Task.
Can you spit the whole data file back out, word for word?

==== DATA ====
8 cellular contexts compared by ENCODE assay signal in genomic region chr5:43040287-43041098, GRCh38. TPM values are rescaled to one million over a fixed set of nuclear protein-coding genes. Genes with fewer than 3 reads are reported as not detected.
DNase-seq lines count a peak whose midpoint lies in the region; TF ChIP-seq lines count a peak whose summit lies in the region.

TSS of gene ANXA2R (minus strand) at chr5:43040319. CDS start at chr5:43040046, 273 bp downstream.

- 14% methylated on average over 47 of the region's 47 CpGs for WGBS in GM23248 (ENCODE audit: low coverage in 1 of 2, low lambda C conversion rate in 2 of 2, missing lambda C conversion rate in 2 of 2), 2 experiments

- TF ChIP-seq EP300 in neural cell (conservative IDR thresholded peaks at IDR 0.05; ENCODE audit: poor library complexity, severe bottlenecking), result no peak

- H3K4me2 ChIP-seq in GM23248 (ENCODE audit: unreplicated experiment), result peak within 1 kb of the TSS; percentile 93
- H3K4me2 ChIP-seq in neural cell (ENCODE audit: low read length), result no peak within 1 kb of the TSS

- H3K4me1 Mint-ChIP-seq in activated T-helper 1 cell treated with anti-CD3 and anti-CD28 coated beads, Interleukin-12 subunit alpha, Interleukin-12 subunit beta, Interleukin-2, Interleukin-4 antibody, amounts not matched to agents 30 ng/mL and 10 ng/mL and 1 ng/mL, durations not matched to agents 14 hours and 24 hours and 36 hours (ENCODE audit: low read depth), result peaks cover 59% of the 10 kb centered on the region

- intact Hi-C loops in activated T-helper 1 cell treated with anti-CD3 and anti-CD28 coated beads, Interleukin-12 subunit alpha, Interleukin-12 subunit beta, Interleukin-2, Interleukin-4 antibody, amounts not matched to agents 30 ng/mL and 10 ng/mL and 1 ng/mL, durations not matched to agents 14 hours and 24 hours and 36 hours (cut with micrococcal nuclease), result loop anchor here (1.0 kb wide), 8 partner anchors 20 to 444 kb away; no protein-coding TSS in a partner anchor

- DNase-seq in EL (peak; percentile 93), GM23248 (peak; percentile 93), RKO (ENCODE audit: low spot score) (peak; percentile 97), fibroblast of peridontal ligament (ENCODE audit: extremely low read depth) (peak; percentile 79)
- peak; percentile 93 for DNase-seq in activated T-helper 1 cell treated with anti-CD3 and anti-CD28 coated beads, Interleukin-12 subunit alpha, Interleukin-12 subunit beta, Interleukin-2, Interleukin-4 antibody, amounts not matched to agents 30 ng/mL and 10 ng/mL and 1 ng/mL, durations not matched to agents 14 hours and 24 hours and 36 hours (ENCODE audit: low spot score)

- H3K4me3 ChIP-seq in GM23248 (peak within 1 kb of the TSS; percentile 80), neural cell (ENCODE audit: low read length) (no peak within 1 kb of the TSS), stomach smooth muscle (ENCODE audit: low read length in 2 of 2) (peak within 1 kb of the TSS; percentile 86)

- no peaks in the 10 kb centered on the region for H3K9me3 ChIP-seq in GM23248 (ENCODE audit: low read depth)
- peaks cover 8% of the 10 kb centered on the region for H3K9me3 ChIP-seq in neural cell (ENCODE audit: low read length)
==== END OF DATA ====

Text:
8 cellular contexts compared by ENCODE assay signal in genomic region chr5:43040287-43041098, GRCh38. TPM values are rescaled to one million over a fixed set of nuclear protein-coding genes. Genes with fewer than 3 reads are reported as not detected.
DNase-seq lines count a peak whose midpoint lies in the region; TF ChIP-seq lines count a peak whose summit lies in the region.

TSS of gene ANXA2R (minus strand) at chr5:43040319. CDS start at chr5:43040046, 273 bp downstream.

- 14% methylated on average over 47 of the region's 47 CpGs for WGBS in GM23248 (ENCODE audit: low coverage in 1 of 2, low lambda C conversion rate in 2 of 2, missing lambda C conversion rate in 2 of 2), 2 experiments

- TF ChIP-seq EP300 in neural cell (conservative IDR thresholded peaks at IDR 0.05; ENCODE audit: poor library complexity, severe bottlenecking), result no peak

- H3K4me2 ChIP-seq in GM23248 (ENCODE audit: unreplicated experiment), result peak within 1 kb of the TSS; percentile 93
- H3K4me2 ChIP-seq in neural cell (ENCODE audit: low read length), result no peak within 1 kb of the TSS

- H3K4me1 Mint-ChIP-seq in activated T-helper 1 cell treated with anti-CD3 and anti-CD28 coated beads, Interleukin-12 subunit alpha, Interleukin-12 subunit beta, Interleukin-2, Interleukin-4 antibody, amounts not matched to agents 30 ng/mL and 10 ng/mL and 1 ng/mL, durations not matched to agents 14 hours and 24 hours and 36 hours (ENCODE audit: low read depth), result peaks cover 59% of the 10 kb centered on the region

- intact Hi-C loops in activated T-helper 1 cell treated with anti-CD3 and anti-CD28 coated beads, Interleukin-12 subunit alpha, Interleukin-12 subunit beta, Interleukin-2, Interleukin-4 antibody, amounts not matched to agents 30 ng/mL and 10 ng/mL and 1 ng/mL, durations not matched to agents 14 hours and 24 hours and 36 hours (cut with micrococcal nuclease), result loop anchor here (1.0 kb wide), 8 partner anchors 20 to 444 kb away; no protein-coding TSS in a partner anchor

- DNase-seq in EL (peak; percentile 93), GM23248 (peak; percentile 93), RKO (ENCODE audit: low spot score) (peak; percentile 97), fibroblast of peridontal ligament (ENCODE audit: extremely low read depth) (peak; percentile 79)
- peak; percentile 93 for DNase-seq in activated T-helper 1 cell treated with anti-CD3 and anti-CD28 coated beads, Interleukin-12 subunit alpha, Interleukin-12 subunit beta, Interleukin-2, Interleukin-4 antibody, amounts not matched to agents 30 ng/mL and 10 ng/mL and 1 ng/mL, durations not matched to agents 14 hours and 24 hours and 36 hours (ENCODE audit: low spot score)

- H3K4me3 ChIP-seq in GM23248 (peak within 1 kb of the TSS; percentile 80), neural cell (ENCODE audit: low read length) (no peak within 1 kb of the TSS), stomach smooth muscle (ENCODE audit: low read length in 2 of 2) (peak within 1 kb of the TSS; percentile 86)

- no peaks in the 10 kb centered on the region for H3K9me3 ChIP-seq in GM23248 (ENCODE audit: low read depth)
- peaks cover 8% of the 10 kb centered on the region for H3K9me3 ChIP-seq in neural cell (ENCODE audit: low read length)